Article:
He has been acclaimed as one of the most respected diplomats on the international circuit. He had a long and colorful innings as a diplomat following a brilliant stint as a cricket commentator.

Interestingly, during the majority of years in his long diplomatic career, he was posted in countries where cricket wasn’t the number one sport.

He has fond memories of a reunion with the Pakistan cricket team, with Omer Kureishi being manager, when they toured England in the summer of 1974. He vividly remembers watching the Lord’s Test with his great friend.

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November 24, 2011

Was the 1996 World Cup semifinal really fixed?

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By Syed Khalid Mahmood

Vinod Kambli, who was left stranded in that infamous semifinal encounter which referee Clive Lloyd had to award to Sri Lanka against India at the Eden Gardens, Kolkata, in March 1996, has come up an interesting observation or if you call it an allegation more than 15 years later.

Left-handed Kambli, who watched from the non-striker’s end his illustrious colleagues fall in a heap in the most dramatic of fashions, has expressed suspicion over that particular game being fixed. It’s entirely up to you whether you disregard it as a publicity stunt or get some feeling in mind that indeed there was something terribly wrong.

The fierce reaction of the Indian captain, Mohammad Azharduddin, that has followed has probably alerted more people than it could have been if the charges were ignored. May be he thought of defending himself in the media because he holds a public office but that might also backfire.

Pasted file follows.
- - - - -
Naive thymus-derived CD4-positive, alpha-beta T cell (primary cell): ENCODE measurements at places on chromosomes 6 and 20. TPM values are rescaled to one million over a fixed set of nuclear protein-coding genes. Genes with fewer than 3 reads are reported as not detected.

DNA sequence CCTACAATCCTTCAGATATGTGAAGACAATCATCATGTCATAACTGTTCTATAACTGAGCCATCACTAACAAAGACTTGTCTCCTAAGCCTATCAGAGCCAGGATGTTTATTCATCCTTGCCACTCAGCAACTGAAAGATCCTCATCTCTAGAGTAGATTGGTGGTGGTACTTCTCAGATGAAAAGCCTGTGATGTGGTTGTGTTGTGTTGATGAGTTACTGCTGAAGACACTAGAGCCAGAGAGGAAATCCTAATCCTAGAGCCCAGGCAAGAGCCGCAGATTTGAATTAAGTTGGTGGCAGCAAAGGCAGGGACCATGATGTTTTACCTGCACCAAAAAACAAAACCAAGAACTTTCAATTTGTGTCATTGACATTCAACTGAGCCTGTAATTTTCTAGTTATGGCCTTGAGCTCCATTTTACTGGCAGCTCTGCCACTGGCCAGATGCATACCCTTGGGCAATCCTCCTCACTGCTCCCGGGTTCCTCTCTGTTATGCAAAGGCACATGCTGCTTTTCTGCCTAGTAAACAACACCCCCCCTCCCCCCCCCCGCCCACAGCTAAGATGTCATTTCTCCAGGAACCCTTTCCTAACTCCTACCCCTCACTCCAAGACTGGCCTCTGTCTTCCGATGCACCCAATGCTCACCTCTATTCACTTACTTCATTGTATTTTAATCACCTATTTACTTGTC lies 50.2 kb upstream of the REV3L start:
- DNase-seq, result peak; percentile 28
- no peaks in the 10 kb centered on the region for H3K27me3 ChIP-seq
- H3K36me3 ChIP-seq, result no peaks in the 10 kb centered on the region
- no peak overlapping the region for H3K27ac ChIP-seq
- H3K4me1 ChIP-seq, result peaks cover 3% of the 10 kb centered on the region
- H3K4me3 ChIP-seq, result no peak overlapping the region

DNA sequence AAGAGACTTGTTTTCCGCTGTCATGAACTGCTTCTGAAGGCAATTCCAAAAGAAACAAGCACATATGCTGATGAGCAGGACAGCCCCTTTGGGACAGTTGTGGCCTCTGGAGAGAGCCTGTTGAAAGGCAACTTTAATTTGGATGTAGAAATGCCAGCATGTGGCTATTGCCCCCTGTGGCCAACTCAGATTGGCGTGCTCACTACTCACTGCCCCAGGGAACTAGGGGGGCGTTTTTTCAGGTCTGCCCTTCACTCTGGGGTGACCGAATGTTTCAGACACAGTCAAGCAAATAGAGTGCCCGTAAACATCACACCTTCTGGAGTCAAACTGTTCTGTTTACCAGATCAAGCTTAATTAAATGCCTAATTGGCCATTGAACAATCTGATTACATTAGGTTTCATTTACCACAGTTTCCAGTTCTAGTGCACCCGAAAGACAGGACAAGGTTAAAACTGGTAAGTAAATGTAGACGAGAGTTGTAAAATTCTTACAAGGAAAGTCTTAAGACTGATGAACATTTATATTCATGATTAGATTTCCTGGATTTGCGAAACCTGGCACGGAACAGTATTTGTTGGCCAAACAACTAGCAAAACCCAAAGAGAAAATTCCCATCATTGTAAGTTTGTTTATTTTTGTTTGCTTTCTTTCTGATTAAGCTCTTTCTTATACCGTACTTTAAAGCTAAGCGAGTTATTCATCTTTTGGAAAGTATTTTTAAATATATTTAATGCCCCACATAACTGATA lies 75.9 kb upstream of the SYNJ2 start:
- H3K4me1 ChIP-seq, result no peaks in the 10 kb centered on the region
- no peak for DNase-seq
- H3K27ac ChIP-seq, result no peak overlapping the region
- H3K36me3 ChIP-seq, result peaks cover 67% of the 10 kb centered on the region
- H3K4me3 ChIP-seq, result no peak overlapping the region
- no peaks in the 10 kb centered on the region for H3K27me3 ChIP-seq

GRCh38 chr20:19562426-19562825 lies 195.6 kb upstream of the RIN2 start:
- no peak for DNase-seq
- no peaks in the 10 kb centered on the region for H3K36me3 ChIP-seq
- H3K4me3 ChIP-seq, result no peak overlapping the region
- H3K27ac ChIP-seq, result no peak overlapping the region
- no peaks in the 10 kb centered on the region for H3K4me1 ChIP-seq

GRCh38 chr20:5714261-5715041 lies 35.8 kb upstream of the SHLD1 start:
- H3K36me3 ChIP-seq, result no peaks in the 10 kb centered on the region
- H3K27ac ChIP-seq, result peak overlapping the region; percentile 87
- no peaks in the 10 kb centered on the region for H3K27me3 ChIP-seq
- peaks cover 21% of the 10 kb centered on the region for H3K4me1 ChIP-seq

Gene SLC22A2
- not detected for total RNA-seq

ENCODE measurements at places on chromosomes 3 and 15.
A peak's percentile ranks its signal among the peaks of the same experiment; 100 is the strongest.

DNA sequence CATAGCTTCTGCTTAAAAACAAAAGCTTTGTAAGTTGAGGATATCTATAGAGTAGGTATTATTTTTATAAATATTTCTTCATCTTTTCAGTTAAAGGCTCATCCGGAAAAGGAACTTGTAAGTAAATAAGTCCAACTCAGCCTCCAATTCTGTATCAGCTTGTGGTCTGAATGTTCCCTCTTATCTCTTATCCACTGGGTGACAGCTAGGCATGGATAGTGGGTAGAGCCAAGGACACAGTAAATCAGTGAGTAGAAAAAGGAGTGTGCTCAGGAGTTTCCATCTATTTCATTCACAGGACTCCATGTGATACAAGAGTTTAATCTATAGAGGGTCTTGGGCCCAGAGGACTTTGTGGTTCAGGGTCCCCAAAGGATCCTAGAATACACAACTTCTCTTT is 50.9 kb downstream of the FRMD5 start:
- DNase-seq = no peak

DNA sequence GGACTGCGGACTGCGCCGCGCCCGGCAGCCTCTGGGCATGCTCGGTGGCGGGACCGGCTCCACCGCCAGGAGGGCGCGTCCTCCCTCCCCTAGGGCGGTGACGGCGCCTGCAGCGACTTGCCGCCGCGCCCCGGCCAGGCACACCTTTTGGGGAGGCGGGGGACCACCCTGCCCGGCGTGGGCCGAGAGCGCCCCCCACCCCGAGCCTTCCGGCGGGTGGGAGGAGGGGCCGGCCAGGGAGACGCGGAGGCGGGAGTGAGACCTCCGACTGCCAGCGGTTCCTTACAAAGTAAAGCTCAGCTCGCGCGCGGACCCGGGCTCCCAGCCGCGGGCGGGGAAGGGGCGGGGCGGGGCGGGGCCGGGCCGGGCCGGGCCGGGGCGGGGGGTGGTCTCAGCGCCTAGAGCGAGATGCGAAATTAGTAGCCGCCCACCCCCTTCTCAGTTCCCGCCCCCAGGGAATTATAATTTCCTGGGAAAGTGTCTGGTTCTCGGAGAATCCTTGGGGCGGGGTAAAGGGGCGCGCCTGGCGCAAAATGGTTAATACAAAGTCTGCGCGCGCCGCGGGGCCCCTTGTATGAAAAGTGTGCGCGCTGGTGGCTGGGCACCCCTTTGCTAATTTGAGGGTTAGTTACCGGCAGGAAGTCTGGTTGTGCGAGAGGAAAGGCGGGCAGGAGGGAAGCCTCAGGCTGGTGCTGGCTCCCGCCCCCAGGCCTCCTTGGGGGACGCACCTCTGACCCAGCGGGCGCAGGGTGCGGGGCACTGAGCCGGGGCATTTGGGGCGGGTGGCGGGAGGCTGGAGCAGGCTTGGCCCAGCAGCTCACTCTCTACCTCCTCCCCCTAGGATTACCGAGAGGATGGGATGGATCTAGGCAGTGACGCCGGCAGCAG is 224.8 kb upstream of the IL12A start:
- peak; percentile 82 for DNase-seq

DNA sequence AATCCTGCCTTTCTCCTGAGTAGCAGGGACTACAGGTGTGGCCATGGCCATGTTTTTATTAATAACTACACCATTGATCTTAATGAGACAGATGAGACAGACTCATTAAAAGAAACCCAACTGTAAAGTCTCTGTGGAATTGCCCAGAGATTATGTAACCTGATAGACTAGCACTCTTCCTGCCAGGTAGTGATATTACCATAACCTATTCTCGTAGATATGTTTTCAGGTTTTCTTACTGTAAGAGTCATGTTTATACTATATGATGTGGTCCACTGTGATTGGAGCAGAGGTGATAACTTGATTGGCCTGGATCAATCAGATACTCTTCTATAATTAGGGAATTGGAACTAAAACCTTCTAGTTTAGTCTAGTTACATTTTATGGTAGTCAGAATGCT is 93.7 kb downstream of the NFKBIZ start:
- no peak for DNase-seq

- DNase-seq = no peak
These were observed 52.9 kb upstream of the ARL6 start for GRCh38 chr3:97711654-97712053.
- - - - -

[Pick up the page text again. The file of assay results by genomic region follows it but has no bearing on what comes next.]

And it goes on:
But Kambli is talking about an era when every other match appeared to have been fixed. He has probably chosen to target the 1996 World Cup semifinal because he was there until the end, having broken into tears as well.

Azharduddin, who was known for his artistic stroke-play, has clarified his position by blasting Kambli and passing a few unkind remarks that were hardly needed.

It doesn’t matter if you believe in Kambli or Azhardduin but there had been instances in the past as well and not surprisingly they happened afterwards too when a few of the high-profile World Cup matches seemed to have been victimized or influenced by the outside forces.

Both the semifinals of the 1987 World Cup, in which co-hosts Pakistan and India got eliminated against the heaviest of odds, were alleged to have been fixed. The final of the 1999 World Cup at Lord’s also remained a subject of discussion for the wrong reasons for a long time.

Kambli’s specific allegations about the 1996 World Cup semifinal between Indian and Sri Lanka make some sense because of the presence of the some ‘suspicious’ elements in the ground and whose movement remained unchecked.

Not much could be done now. Neither the Scotland Yard nor the Police authorities of any other country can investigate in such matters having taking place some 15 years ago. It’s going to be next to impossible to discover any solid evidence to book a case against the culprits.

I am sure the International Cricket Council (ICC) and the Board of Control for Cricket in India (BCCI) have more important things to do than to probe the matches of the past. They may loathe the idea of investigating a recent foul play, let alone an incident that occurred so many years ago.

It’s an open secret that match-fixing and spot-fixing have remained rampant in international cricket for ages and there are a number of matches that have appeared to have been manipulated in illegal manner.

There’s very little hope for the practice to be stopped but yes some strict measures can prevent the sport from becoming a farce.

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November 21, 2011